Andrew W. Mellon Middle School has been selected as one of three middle schools in Pennsylvania named PA Don Eichhorn Schools: "Schools to Watch" (PA STW) as part of a recognition program developed by the National Forum to Accelerate Middle-Grades Reform. The program identifies exemplary middle schools in Pennsylvania in partnership with the Pennsylvania Association for Middle Level Education, Duquesne University, Edinboro University, the Horace Mann Service Corporation and Vibra Life. Mellon Middle School joins 38 other Pennsylvania middle-grades schools recognized previously who have met the strict STW criteria.
Mellon was recognized at the School Board meeting on January 22. The team will also be honored at the Pennsylvania Association for Middle Level Education State Conference at the Penn Stater Conference Center in State College on February 24, 2019 and will also be recognized nationally with all the other STW schools across the country in Washington DC at the National Forum's National Schools to Watch Conference on June 27-29, 2019.
"We are very proud of our Mellon students, faculty, staff and administrators on achieving this outstanding recognition," said Superintendent Tim Steinhauer. "Congratulations on this honor which highlights our commitment to our mission to provide the best education possible to each and every student."
State leaders selected each school for its Academic Excellence, Developmental Responsiveness, Social Equity and Organizational Structures and Processes. In addition, each school has strong leadership, teachers who work together to improve curriculum and instruction, and a commitment to assessment and accountability to bring about continuous improvement. Bruce Vosburgh, President of the National Forum, as well as the PA State STW Director, stated, "We congratulate these schools for being places that do great things for all of their students. These schools demonstrate that high-performing middle grades schools are places that focus on academic growth and achievement. They are also places that recognize the importance of meeting the needs of all of their students and ensure that every child has access to a challenging, high-quality education."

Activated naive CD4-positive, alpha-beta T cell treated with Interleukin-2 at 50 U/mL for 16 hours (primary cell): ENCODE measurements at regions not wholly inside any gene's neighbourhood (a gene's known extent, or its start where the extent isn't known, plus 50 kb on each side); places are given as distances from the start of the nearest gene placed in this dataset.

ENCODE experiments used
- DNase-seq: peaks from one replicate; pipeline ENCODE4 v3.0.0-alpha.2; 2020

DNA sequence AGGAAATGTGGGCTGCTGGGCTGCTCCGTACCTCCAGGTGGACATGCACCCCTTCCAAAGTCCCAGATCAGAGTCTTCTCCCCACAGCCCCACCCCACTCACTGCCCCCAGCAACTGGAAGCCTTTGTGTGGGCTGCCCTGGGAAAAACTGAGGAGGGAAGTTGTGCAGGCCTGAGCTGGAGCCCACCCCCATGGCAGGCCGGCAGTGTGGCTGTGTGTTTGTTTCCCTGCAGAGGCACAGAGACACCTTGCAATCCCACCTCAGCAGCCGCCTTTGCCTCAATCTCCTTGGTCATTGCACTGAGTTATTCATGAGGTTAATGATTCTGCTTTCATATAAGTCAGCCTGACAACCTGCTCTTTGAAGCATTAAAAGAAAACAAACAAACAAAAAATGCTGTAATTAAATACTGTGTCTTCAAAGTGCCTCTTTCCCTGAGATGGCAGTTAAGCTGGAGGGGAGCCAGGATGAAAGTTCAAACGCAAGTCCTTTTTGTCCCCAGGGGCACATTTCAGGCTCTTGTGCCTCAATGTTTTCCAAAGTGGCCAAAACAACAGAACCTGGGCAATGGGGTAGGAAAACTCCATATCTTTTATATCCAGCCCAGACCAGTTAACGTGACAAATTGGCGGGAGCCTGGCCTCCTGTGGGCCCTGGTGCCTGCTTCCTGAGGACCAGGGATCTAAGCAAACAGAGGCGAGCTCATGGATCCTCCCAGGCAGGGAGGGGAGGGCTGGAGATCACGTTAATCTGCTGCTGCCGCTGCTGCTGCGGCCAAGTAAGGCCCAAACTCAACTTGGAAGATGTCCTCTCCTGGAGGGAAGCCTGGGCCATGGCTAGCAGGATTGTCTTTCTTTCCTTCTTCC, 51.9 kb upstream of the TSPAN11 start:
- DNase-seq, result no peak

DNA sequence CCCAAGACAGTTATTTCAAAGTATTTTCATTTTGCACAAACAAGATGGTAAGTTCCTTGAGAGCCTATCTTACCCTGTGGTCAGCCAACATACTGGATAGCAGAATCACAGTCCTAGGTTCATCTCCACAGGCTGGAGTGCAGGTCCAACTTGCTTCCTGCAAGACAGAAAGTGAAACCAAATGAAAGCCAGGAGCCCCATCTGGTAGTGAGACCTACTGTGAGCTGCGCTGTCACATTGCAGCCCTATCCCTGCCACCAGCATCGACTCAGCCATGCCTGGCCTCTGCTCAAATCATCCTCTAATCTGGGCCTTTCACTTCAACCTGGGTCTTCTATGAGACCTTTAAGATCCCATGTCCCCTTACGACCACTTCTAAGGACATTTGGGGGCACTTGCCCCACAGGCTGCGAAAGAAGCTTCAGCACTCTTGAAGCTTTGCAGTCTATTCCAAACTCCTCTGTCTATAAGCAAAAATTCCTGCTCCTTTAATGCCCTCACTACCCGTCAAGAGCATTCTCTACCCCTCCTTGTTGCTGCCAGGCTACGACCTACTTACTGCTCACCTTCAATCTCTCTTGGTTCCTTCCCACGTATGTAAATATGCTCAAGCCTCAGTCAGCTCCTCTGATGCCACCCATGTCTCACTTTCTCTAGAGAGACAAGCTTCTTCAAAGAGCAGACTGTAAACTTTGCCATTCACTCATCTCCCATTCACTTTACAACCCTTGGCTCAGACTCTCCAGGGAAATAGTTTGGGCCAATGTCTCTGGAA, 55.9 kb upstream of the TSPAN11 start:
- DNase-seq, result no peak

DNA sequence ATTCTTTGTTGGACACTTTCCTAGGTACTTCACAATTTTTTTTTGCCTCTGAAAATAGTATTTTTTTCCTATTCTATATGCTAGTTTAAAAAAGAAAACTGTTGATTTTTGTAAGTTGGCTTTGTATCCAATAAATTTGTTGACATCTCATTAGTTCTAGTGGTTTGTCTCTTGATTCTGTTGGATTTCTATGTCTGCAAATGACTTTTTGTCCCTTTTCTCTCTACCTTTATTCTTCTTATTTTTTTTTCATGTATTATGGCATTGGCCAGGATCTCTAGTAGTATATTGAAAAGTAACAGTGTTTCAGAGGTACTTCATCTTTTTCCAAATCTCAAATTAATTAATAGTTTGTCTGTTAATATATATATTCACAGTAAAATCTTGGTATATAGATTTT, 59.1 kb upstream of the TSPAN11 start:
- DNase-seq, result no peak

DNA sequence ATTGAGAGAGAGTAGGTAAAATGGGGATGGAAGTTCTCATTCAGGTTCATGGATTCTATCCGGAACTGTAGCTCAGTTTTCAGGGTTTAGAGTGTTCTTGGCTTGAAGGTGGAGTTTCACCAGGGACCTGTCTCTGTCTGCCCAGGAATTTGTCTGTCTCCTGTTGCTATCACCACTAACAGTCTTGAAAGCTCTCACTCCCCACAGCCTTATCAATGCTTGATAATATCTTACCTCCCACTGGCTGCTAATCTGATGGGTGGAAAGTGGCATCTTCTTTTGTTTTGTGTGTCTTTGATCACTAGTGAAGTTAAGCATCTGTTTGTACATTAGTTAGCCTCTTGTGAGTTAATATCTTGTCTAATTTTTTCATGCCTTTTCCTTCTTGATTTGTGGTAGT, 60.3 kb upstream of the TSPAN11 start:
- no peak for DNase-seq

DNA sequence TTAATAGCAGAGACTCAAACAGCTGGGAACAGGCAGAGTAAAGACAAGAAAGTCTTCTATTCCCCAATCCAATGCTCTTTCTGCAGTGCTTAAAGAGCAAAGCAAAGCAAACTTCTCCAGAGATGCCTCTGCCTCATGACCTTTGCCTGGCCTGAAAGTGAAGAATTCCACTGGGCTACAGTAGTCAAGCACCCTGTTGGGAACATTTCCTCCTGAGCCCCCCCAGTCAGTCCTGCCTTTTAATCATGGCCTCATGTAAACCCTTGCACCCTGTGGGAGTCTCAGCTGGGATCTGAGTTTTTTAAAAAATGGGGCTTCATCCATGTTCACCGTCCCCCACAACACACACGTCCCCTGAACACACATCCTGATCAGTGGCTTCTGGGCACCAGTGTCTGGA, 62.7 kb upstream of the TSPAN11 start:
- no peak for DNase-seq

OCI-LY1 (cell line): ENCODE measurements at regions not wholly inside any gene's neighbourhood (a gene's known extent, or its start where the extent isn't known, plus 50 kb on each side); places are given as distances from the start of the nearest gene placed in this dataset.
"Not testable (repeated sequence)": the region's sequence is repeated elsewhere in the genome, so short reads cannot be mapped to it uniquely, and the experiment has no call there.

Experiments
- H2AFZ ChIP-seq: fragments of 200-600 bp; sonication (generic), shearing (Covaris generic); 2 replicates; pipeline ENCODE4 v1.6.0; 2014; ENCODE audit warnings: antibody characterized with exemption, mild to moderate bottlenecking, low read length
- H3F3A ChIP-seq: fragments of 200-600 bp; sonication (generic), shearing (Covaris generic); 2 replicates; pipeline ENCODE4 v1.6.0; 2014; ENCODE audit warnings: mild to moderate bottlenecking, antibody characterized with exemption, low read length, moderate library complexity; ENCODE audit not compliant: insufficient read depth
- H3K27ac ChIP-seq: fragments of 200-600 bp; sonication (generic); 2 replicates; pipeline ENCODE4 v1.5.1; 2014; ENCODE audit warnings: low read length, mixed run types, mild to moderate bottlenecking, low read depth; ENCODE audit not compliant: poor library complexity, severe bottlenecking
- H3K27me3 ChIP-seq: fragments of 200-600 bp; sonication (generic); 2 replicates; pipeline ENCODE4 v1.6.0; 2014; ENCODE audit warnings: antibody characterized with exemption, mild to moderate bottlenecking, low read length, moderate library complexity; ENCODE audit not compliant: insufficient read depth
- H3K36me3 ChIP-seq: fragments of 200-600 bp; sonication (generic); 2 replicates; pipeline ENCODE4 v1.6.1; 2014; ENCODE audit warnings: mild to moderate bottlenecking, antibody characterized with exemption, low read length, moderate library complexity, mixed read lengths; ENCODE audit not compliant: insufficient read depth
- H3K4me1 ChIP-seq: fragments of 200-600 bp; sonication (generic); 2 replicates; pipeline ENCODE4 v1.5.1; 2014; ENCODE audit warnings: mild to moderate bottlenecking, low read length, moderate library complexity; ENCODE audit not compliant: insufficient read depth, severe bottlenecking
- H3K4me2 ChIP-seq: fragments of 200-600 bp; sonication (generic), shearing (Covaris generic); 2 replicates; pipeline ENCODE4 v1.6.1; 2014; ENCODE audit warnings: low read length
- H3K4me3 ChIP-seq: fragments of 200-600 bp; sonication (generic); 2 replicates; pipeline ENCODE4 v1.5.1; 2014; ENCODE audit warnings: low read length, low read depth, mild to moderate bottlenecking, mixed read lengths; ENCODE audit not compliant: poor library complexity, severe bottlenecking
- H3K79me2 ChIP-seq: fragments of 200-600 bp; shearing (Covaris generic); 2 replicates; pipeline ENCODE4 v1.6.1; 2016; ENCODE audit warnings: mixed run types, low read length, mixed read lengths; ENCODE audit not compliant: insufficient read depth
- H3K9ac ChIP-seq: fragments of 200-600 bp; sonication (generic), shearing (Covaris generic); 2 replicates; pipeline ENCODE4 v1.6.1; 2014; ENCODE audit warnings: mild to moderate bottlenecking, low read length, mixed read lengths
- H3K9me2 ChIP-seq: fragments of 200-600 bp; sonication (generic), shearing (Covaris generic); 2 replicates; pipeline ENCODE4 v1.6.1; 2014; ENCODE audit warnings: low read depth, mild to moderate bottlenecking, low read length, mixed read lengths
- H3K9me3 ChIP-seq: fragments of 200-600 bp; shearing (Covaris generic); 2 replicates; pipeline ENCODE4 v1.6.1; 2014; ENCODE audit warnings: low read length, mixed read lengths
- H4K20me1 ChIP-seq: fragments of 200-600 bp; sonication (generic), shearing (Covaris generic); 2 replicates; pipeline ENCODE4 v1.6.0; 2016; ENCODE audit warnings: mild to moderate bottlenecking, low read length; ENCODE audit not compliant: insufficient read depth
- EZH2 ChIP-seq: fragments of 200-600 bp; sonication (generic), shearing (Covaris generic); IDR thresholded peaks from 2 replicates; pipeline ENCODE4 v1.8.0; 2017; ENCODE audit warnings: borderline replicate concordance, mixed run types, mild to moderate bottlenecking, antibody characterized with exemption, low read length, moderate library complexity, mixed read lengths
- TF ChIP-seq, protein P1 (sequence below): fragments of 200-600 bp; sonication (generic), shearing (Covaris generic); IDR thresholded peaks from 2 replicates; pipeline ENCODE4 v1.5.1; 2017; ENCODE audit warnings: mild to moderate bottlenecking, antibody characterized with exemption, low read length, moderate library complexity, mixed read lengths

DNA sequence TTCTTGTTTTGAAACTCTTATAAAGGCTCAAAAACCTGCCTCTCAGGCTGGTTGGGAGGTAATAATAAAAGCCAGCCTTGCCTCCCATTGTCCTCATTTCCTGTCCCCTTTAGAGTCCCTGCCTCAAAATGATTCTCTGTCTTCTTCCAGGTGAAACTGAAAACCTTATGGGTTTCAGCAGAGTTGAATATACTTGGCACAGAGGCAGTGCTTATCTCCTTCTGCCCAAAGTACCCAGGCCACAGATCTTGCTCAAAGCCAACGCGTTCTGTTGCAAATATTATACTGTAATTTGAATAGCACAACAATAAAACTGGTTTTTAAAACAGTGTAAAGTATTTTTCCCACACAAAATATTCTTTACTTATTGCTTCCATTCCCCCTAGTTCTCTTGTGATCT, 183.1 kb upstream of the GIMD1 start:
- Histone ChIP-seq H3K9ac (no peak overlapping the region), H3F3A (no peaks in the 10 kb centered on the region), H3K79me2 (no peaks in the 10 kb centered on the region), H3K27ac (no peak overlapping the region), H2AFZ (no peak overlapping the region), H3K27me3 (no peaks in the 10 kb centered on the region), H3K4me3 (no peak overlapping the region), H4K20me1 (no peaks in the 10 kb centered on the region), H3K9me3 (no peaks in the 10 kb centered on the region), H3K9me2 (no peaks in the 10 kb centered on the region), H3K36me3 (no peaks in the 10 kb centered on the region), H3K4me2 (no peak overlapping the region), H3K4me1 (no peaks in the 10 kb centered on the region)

The Schools to Watch selection process is based on a written application that required schools to show how they met criteria developed by the National Forum to Accelerate Middle Grades Reform. Schools that appeared to meet the criteria were then visited by state teams, which observed classrooms, interviewed administrators, teachers, students, and parents, and looked at achievement data, suspension rates, quality of lessons, and student work. Schools are recognized for a three-year period, and at the end of three years, they must demonstrate progress on specific goals in order to be re-designated. Unlike the Blue Ribbon recognition program, "Schools to Watch" requires schools to not just identify strengths, but to also focus on areas for continuous improvement; thus the three year re-designation.
Launched in 1999, Schools to Watch began as a national program to identify middle-grades schools across the country that were meeting or exceeding 37 researched based criteria developed by the National Forum. The Forum developed a web site https://www.middlegradesforum.org/ that features online tours of schools, as well as detailed information about the selection criteria used in the recognition program. There are now 17 states across the country, which have trained Schools to Watch State Teams, with more than 480 schools recognized across the country.
"We are pleased that our Schools to Watch program has shown that schools can meet high academic expectations while preserving a commitment of healthy development and equity for all students," said Ericka Uskali, National Forum Executive Director. "These Schools to Watch are indeed special; they make education so exciting that students and teachers don't want to miss a day. These schools have proven that it is possible to overcome barriers to achieving excellence, and any middle-level school in any state can truly learn from their examples," Uskali said.
The National Forum to Accelerate Middle-Grades Reform began as an alliance of 65 educators, researchers, national associations, and officers of professional organizations and foundations dedicated to improving education in the middle grades.